South Africa’s batting order is among the most well-constructed in the tournament. From numbers one to six they have alternating right and left-handers with complementary strengths against pace and spin and in different phases of the game. When each component fires the whole batting order comes together fantastically well – perhaps better than any other team in the tournament. However, the role definition of the order and the absence of any floating options, particularly when combined with its shallow nature (Dwaine Pretorius being ruled out should see bowling all rounder Parnell picked at seven) means that it is a batting order that can be significantly unsettled by early wickets shifting roles out of position – something we call role displacement.
For example, Miller and Stubbs are dangerous death over hitters but if the top order collapses they might be exposed too early only Parnell – who has never played the role – can be used as a floater to delay their entry-point for more favourable phases and match-ups. Both Pakistan and India have the new ball bowling to make early inroads to disrupt South Africa’s role clarity and their new ball quicks should be encouraged to attack early on.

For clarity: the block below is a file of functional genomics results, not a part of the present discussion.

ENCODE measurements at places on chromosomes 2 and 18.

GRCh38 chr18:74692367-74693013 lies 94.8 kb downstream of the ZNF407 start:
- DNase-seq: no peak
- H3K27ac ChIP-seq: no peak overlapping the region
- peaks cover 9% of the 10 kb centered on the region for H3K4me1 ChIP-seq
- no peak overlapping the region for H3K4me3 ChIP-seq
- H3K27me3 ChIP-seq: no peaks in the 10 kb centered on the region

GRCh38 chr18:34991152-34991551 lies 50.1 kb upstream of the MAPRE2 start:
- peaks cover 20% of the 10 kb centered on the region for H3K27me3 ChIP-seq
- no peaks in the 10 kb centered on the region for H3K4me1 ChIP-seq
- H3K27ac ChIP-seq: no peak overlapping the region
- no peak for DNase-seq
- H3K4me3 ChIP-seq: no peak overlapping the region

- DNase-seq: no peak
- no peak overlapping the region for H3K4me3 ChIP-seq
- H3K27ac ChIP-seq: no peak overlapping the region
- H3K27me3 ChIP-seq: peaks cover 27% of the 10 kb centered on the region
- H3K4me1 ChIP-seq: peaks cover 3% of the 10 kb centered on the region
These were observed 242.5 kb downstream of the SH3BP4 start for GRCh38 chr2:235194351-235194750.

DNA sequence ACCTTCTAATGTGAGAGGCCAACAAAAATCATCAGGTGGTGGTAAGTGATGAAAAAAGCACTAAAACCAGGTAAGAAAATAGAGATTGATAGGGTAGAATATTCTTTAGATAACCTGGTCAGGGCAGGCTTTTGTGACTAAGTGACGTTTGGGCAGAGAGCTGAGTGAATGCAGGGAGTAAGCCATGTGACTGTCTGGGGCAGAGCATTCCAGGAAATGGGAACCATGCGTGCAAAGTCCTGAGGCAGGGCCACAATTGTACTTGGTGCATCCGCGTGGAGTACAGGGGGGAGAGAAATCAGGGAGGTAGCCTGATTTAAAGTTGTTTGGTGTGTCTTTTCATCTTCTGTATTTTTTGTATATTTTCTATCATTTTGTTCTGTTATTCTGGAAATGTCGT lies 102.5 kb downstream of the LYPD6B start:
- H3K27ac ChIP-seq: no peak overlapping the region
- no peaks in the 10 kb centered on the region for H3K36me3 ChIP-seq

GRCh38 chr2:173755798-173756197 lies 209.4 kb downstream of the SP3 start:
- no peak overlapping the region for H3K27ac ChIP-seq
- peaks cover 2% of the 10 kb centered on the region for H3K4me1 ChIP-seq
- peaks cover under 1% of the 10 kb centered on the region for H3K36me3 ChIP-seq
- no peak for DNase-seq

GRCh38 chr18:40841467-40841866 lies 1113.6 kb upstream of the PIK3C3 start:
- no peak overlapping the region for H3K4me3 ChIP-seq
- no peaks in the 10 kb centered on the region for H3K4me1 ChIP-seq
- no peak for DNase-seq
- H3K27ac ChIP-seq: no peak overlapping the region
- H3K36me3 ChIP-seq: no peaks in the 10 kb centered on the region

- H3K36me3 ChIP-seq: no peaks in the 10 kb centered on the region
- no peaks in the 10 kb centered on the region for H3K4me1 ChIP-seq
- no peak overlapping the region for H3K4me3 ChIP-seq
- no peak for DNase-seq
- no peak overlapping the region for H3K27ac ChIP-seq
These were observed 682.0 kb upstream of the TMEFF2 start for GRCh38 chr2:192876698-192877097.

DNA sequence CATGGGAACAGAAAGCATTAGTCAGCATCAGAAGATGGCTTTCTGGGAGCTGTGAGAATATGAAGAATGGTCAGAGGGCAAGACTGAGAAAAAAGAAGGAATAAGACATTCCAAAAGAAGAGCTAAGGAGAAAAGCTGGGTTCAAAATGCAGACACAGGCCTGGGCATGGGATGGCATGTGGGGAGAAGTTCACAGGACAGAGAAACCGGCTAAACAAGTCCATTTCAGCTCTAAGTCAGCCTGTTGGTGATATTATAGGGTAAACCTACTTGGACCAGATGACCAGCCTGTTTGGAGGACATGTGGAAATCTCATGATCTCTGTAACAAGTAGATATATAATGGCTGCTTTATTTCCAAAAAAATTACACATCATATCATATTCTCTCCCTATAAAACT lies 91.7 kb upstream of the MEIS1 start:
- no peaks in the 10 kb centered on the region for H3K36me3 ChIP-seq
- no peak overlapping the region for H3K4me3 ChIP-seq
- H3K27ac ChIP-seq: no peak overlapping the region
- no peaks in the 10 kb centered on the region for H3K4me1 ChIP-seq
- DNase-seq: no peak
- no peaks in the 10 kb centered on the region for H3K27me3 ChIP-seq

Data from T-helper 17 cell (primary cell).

Be wary of high pace
South Africa’s batsmen are very familiar with high pace and bounce due to their home conditions. Teams should be wary of feeding this strength. This is particularly relevant to Pakistan who have an arsenal of high pace quicks. Encouraging them to take pace off the ball and disrupt the swing patterns of South Africa’s hitters should be considered.
Attack the Powerplay with the bat
South Africa have a very strong pace attack but their most notable flaw is their lack of an established Powerplay wicket-taker and someone who can move the new ball. The injury to Pretrorius means Parnell is likely to start the tournament and this should boost South Africa in the phase, of all their pace bowlers he is the only one with a positive impact in the Powerplay in T20Is and finds comfortably the most swing. While Parnell boost South Africa’s quality in this phase teams should still see this as the phase to capitalise on with Kagiso Rabada, Anrich Nortje and Lungi Ngidi all being better post-Powerplay bowlers.